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New Vegetable Varieties List XX 1 , Compiled by the Garden Seed Research Committee American Seed Trade Association
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Abstract

Nineteen prior lists of new vegetable varieties introduced since 1936 were published in Vols. 63, 65, 67, 69, 70, 75, 77, 82, 84, 86, 88, 90 and 92 of Proceedings of the American Society for Horticultural Science, and Vols. 4(1), 5(3), 6(2) and 8(6) of HortScience. A compilation of list I through XV entitled Descriptive List of Vegetable Varieties was published jointly by the American Seed Trade Association, Inc. and the American Society for Horticultural Science in September 1972 and can be obtained from either organization.

The following abbreviations are used: exp. desig.-experimental designation; orig.-originated at or by; intr.-introduced by; par.-parentage or parents; char.-outstanding characteristics; res.-resistant to; tol.-tolerant to; sim.-similar to or resembles; sel.-selection or selected; adapt.-adapted to or adaptation.

Open Access
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Abstract

Apparent resistance of a treatment cv. as influenced by different surrounding cv. was measured in screening cucumbers for resistance to cucumber beetles and pickleworms. Degree and frequency of seedling damage, and percent seedling reduction were greater when ‘Zucchini Elite’ squash was the surrounding cv. than when any of 3 cucumbers were the surrounding cv. Significant differences in damage to seedlings were found among 9 cucumber cv. Two non-bitter cucumbers were among those least damaged by cucumber beetles; however, the frequency and degree of damage as measured by cotyledon feeding did not differ significantly from 1 of the bitter cv. Factors other than cucurbitacin content are probably involved in expressions of resistance to cucumber beetle. The surrounding cv. had no effect on pickleworm infestation. Pickleworm infestation was low in all cucumber cv. (1.4 per 100 fruit) when compared to summer squash (78 per 100 fruit). The value of ‘Zucchini Elite’ squash as a trap crop for pickleworm may be outweighed by the increased damage to seedling cucumbers by cucumber beetles when squash is the surrounding cv.

Open Access

Abstract

Six crosses were made among eight cultivars and breeding lines of cucumber (Cucumis sativus L.). Within each cross 11 populations (including parents) representing 5 levels of heterozygosis were studied. Data were collected on fruit weight/plot, fruit number/plot, average fruit weight and fruit bearing index. Regression analysis was used to partition differences associated with levels of heterozygosis into linear, quadratic, and lack of fit components. With the exception of one cross, heterozygosis had significant positive effects on all characters. Linear responses of all populations to heterozygosis were highly significant for all characters in 5 of the 6 crosses. Incidences of significant quadratic and lack of fit mean squares were low. For all traits, with the exception of some instances of interallelic interactions, a genetic model based on cumulative action of independent loci with partial dominance explains differences associated with levels of heterozygosis.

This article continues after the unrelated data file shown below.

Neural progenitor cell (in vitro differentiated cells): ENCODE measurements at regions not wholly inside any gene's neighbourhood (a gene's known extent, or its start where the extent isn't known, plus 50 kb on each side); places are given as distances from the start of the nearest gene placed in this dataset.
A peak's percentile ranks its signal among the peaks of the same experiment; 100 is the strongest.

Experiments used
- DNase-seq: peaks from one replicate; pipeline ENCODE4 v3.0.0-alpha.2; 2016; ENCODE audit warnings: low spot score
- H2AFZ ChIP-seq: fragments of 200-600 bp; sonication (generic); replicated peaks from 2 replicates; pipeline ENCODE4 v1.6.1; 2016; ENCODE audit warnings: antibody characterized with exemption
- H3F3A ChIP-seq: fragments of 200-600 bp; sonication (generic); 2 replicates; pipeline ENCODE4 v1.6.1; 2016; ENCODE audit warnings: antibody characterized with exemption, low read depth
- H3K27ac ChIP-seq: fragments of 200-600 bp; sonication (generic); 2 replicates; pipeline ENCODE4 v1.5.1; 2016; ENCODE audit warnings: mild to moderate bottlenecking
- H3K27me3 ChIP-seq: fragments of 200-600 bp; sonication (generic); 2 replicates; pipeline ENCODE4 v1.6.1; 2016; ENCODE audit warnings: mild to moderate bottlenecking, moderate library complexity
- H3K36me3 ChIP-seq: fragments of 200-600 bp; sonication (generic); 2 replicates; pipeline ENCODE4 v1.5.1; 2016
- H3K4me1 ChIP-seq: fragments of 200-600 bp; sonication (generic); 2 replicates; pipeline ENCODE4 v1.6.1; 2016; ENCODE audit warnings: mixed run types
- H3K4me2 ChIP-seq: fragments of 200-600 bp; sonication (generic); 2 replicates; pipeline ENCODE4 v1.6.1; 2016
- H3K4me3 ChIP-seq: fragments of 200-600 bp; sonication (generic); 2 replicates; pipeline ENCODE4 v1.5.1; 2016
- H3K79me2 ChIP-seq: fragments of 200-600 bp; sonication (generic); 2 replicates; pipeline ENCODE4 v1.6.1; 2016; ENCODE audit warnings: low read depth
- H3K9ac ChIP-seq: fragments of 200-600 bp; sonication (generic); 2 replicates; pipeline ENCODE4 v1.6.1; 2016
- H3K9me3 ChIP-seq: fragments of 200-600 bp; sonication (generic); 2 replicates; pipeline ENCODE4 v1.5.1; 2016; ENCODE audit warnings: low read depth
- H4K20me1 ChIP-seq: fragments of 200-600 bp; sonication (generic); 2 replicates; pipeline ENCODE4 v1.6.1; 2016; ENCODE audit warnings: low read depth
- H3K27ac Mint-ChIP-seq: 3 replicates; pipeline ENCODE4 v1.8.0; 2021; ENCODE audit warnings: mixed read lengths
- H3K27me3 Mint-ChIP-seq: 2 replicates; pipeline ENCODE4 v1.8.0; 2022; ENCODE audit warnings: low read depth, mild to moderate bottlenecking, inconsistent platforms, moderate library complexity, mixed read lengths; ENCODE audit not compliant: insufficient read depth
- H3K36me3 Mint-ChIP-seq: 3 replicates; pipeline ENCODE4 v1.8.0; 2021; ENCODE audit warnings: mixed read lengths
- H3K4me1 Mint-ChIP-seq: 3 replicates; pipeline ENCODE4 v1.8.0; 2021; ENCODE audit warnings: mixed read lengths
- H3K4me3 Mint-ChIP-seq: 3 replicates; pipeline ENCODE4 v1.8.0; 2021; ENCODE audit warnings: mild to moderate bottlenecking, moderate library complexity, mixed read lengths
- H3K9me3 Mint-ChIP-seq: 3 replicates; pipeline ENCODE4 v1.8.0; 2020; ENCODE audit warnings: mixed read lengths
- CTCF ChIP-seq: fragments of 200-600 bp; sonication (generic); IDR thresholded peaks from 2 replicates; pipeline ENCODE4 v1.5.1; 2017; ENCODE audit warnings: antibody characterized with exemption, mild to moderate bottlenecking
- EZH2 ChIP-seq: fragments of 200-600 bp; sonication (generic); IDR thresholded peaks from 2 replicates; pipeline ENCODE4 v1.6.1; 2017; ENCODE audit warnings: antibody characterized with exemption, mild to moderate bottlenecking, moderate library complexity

Open Access

Abstract

Six crosses were produced from 8 breeding lines and cultivars of cucumber (Cucumis sativus L.). Within each cross, 11 generations (P1, P2, F1, F2, F3, BC1 5 BC2, BC1×1, BC1×2, BC2×1, BC2×2) were studied. Data were collected on fruit weight/plot, fruit number/plot, average fruit weight and fruit bearing index at 2 locations. Preliminary analyses indicated the adequacy of an additive-dominance model for all characters in most crosses. The model was extended to include environment and genotype × environment interactions. The model was either significant or highly significant for all characters in all crosses. Dominance was a major contributing factor in the inheritance of all 4 characters. This was evidenced by significant dominance effects and substantial amounts of heterosis for all characters in most crosses. Such heterotic effects were large enough to justify the cost of hybrid seed production. Low incidences of dominance × environment interactions provided evidence for the stability of hybrids under different environments. Additive effects were significant for certain characters in some crosses. Significant additive effects suggested the effectiveness of selection for development of superior parental genotypes. Various degrees of additive × environment interactions were obtained. The interactions suggested that effective selection for yield should be carried out under more than one environment.

Open Access